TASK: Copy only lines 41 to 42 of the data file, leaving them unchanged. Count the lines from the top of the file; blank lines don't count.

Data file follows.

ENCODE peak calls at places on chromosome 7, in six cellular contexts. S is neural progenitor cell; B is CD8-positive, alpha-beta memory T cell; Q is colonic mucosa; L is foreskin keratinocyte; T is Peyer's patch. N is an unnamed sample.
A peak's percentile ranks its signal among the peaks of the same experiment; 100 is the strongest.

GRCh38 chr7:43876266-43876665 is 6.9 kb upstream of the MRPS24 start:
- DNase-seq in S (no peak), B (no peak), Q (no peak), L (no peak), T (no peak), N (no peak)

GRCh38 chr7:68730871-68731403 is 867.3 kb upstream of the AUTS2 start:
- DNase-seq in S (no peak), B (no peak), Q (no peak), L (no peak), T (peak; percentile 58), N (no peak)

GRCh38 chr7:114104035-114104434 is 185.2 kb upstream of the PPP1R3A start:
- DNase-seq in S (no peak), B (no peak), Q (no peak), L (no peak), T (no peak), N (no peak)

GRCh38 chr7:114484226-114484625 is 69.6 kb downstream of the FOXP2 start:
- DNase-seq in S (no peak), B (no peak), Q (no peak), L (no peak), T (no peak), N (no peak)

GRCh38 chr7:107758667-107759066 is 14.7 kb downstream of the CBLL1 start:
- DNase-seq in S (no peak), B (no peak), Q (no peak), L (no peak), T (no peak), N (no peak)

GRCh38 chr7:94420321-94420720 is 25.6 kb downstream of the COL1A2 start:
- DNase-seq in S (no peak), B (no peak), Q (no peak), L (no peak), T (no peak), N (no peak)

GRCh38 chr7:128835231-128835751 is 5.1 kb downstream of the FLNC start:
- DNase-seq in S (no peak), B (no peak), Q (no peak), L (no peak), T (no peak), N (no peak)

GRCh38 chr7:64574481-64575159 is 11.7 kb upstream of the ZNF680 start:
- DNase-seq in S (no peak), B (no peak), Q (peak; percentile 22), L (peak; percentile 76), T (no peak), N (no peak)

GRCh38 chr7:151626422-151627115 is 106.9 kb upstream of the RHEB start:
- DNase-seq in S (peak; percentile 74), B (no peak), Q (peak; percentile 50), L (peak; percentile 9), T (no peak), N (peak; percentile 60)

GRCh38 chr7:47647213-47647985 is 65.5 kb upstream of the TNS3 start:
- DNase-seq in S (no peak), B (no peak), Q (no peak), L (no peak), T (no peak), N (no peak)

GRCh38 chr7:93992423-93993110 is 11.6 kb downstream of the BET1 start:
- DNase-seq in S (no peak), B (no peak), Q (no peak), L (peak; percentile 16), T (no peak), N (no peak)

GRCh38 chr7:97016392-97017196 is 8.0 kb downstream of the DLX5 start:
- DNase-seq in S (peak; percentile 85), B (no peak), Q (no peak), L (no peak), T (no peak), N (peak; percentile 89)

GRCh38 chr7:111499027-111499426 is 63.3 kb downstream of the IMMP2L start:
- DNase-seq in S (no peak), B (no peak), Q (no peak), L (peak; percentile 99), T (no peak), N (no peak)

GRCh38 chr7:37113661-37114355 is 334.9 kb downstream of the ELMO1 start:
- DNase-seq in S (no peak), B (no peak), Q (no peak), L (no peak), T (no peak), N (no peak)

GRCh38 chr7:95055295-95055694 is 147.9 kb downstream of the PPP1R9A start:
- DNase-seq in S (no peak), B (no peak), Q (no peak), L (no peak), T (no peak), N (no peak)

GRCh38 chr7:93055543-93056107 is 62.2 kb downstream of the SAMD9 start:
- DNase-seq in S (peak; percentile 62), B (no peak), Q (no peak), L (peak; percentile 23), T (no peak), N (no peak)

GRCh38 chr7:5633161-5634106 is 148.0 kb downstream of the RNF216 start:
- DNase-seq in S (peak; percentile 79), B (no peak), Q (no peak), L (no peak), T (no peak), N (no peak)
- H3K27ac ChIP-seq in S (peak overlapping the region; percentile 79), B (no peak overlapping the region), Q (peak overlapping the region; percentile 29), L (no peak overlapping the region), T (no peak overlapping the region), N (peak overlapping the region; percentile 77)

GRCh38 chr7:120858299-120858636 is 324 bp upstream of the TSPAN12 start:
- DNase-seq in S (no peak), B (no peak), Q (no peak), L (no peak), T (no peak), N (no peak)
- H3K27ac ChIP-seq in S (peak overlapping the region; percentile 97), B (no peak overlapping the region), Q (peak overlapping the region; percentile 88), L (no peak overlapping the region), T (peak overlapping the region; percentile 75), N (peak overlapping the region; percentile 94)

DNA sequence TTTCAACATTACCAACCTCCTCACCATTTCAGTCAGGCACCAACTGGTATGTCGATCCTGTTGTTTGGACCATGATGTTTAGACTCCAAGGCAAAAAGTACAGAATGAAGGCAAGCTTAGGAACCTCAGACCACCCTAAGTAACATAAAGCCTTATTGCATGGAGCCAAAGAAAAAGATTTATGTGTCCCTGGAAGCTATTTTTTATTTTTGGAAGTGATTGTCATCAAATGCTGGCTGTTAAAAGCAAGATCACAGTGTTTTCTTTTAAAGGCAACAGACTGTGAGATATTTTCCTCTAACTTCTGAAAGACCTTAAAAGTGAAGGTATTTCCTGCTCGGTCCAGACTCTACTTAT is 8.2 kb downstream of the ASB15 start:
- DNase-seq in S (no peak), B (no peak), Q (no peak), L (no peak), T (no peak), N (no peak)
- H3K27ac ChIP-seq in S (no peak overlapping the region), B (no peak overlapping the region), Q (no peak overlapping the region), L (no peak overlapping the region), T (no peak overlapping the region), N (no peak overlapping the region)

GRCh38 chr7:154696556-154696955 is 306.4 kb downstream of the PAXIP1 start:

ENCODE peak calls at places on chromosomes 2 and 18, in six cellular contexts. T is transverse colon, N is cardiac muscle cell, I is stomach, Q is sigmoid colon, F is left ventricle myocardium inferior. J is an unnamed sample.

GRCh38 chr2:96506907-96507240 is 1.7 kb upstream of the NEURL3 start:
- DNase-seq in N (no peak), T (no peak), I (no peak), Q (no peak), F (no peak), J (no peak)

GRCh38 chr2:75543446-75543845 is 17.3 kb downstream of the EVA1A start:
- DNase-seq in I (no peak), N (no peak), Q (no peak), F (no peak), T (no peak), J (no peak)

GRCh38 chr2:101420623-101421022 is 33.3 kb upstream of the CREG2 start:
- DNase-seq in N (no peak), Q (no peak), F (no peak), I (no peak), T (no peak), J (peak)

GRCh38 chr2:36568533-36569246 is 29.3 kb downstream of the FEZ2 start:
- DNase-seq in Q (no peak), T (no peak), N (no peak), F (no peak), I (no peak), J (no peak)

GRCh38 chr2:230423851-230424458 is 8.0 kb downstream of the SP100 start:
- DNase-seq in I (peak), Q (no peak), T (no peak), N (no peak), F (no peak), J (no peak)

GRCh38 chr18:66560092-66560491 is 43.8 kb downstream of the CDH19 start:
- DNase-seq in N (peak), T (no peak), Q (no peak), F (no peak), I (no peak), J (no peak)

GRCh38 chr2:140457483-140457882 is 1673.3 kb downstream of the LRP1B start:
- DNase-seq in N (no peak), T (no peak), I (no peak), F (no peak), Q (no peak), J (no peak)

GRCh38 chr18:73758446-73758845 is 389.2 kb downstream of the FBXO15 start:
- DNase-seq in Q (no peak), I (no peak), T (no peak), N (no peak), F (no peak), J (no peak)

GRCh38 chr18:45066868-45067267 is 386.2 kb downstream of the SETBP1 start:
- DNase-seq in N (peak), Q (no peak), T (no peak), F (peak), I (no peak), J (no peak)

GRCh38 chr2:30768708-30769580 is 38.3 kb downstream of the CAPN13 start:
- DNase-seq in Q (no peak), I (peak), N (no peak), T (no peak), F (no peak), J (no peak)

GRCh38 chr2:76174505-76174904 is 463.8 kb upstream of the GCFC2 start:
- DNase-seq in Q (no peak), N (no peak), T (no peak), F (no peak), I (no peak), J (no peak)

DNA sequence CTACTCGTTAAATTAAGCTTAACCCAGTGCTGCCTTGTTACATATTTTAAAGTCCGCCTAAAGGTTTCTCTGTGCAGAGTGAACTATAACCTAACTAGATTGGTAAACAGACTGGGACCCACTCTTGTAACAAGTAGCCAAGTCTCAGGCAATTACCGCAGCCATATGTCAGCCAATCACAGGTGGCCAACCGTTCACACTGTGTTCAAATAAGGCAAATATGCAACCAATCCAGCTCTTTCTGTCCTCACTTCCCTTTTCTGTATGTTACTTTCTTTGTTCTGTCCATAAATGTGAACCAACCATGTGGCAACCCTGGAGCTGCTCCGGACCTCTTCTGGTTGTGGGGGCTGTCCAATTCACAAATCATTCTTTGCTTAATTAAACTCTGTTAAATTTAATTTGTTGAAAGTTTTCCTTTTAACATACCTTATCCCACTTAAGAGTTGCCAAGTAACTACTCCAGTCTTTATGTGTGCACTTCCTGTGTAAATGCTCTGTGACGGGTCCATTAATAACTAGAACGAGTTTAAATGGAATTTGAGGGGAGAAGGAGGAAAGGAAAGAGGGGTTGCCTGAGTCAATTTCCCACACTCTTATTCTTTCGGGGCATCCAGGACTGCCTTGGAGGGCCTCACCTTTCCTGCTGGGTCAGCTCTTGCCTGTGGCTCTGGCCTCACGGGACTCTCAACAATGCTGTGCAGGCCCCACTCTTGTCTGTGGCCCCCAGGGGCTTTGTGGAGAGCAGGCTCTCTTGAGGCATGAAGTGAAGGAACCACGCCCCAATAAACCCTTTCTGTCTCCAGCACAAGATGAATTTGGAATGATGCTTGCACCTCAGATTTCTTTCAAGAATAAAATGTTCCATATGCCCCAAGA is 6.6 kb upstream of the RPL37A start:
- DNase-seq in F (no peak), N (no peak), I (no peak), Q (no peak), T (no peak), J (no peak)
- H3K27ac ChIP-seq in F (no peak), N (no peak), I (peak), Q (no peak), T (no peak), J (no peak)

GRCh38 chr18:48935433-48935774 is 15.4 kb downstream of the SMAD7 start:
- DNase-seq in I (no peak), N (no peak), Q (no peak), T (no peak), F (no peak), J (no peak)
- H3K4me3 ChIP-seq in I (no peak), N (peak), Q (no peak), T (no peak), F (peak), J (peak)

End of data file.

DNA sequence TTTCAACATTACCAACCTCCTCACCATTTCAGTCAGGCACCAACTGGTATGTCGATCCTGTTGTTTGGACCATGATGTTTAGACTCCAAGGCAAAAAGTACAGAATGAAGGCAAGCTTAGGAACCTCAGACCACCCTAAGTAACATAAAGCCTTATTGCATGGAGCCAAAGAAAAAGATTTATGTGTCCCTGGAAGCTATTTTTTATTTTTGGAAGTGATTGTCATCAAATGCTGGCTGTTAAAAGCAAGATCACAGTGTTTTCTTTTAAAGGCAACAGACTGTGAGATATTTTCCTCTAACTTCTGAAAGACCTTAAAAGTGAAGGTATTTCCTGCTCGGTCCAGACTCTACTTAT is 8.2 kb downstream of the ASB15 start:
- DNase-seq in S (no peak), B (no peak), Q (no peak), L (no peak), T (no peak), N (no peak)